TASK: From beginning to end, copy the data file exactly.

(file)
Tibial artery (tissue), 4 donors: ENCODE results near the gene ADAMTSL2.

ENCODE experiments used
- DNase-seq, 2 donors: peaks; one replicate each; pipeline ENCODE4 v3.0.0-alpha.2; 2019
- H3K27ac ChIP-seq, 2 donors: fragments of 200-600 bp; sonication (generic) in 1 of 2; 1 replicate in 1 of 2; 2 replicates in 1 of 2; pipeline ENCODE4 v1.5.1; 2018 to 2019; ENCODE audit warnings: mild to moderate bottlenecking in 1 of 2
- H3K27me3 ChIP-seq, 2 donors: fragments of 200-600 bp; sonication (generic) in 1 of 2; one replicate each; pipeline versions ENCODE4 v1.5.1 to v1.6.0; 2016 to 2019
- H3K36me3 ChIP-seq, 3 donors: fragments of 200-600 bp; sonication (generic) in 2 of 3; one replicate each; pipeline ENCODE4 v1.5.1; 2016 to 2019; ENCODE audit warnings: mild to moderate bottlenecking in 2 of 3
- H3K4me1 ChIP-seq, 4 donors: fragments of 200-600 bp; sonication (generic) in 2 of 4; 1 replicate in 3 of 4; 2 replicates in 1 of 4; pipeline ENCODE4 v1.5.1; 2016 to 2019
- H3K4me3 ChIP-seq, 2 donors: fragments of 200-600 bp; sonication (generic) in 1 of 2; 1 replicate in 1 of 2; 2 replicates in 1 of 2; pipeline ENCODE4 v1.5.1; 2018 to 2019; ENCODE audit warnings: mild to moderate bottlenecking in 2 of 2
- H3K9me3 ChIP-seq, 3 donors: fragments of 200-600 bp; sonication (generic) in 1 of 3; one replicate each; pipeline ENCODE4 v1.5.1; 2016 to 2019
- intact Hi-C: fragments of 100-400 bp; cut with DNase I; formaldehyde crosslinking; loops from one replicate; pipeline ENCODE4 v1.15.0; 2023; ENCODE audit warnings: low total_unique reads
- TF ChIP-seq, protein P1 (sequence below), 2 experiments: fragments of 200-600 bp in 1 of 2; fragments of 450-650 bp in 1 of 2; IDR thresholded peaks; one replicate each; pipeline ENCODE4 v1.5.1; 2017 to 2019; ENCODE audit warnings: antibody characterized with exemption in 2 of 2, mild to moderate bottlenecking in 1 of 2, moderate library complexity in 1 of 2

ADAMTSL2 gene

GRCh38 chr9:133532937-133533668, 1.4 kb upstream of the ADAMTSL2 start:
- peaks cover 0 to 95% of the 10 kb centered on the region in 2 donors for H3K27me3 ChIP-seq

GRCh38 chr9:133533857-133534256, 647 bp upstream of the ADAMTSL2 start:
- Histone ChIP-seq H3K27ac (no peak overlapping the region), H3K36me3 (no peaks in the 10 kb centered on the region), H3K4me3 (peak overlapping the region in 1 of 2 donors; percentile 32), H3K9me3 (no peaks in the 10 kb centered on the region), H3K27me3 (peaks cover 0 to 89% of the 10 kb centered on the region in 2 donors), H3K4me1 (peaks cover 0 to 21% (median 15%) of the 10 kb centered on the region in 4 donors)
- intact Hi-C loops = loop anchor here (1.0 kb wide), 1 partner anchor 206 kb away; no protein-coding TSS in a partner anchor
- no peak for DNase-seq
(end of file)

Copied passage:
Tibial artery (tissue), 4 donors: ENCODE results near the gene ADAMTSL2.

ENCODE experiments used
- DNase-seq, 2 donors: peaks; one replicate each; pipeline ENCODE4 v3.0.0-alpha.2; 2019
- H3K27ac ChIP-seq, 2 donors: fragments of 200-600 bp; sonication (generic) in 1 of 2; 1 replicate in 1 of 2; 2 replicates in 1 of 2; pipeline ENCODE4 v1.5.1; 2018 to 2019; ENCODE audit warnings: mild to moderate bottlenecking in 1 of 2
- H3K27me3 ChIP-seq, 2 donors: fragments of 200-600 bp; sonication (generic) in 1 of 2; one replicate each; pipeline versions ENCODE4 v1.5.1 to v1.6.0; 2016 to 2019
- H3K36me3 ChIP-seq, 3 donors: fragments of 200-600 bp; sonication (generic) in 2 of 3; one replicate each; pipeline ENCODE4 v1.5.1; 2016 to 2019; ENCODE audit warnings: mild to moderate bottlenecking in 2 of 3
- H3K4me1 ChIP-seq, 4 donors: fragments of 200-600 bp; sonication (generic) in 2 of 4; 1 replicate in 3 of 4; 2 replicates in 1 of 4; pipeline ENCODE4 v1.5.1; 2016 to 2019
- H3K4me3 ChIP-seq, 2 donors: fragments of 200-600 bp; sonication (generic) in 1 of 2; 1 replicate in 1 of 2; 2 replicates in 1 of 2; pipeline ENCODE4 v1.5.1; 2018 to 2019; ENCODE audit warnings: mild to moderate bottlenecking in 2 of 2
- H3K9me3 ChIP-seq, 3 donors: fragments of 200-600 bp; sonication (generic) in 1 of 3; one replicate each; pipeline ENCODE4 v1.5.1; 2016 to 2019
- intact Hi-C: fragments of 100-400 bp; cut with DNase I; formaldehyde crosslinking; loops from one replicate; pipeline ENCODE4 v1.15.0; 2023; ENCODE audit warnings: low total_unique reads
- TF ChIP-seq, protein P1 (sequence below), 2 experiments: fragments of 200-600 bp in 1 of 2; fragments of 450-650 bp in 1 of 2; IDR thresholded peaks; one replicate each; pipeline ENCODE4 v1.5.1; 2017 to 2019; ENCODE audit warnings: antibody characterized with exemption in 2 of 2, mild to moderate bottlenecking in 1 of 2, moderate library complexity in 1 of 2

ADAMTSL2 gene

GRCh38 chr9:133532937-133533668, 1.4 kb upstream of the ADAMTSL2 start:
- peaks cover 0 to 95% of the 10 kb centered on the region in 2 donors for H3K27me3 ChIP-seq

GRCh38 chr9:133533857-133534256, 647 bp upstream of the ADAMTSL2 start:
- Histone ChIP-seq H3K27ac (no peak overlapping the region), H3K36me3 (no peaks in the 10 kb centered on the region), H3K4me3 (peak overlapping the region in 1 of 2 donors; percentile 32), H3K9me3 (no peaks in the 10 kb centered on the region), H3K27me3 (peaks cover 0 to 89% of the 10 kb centered on the region in 2 donors), H3K4me1 (peaks cover 0 to 21% (median 15%) of the 10 kb centered on the region in 4 donors)
- intact Hi-C loops = loop anchor here (1.0 kb wide), 1 partner anchor 206 kb away; no protein-coding TSS in a partner anchor
- no peak for DNase-seq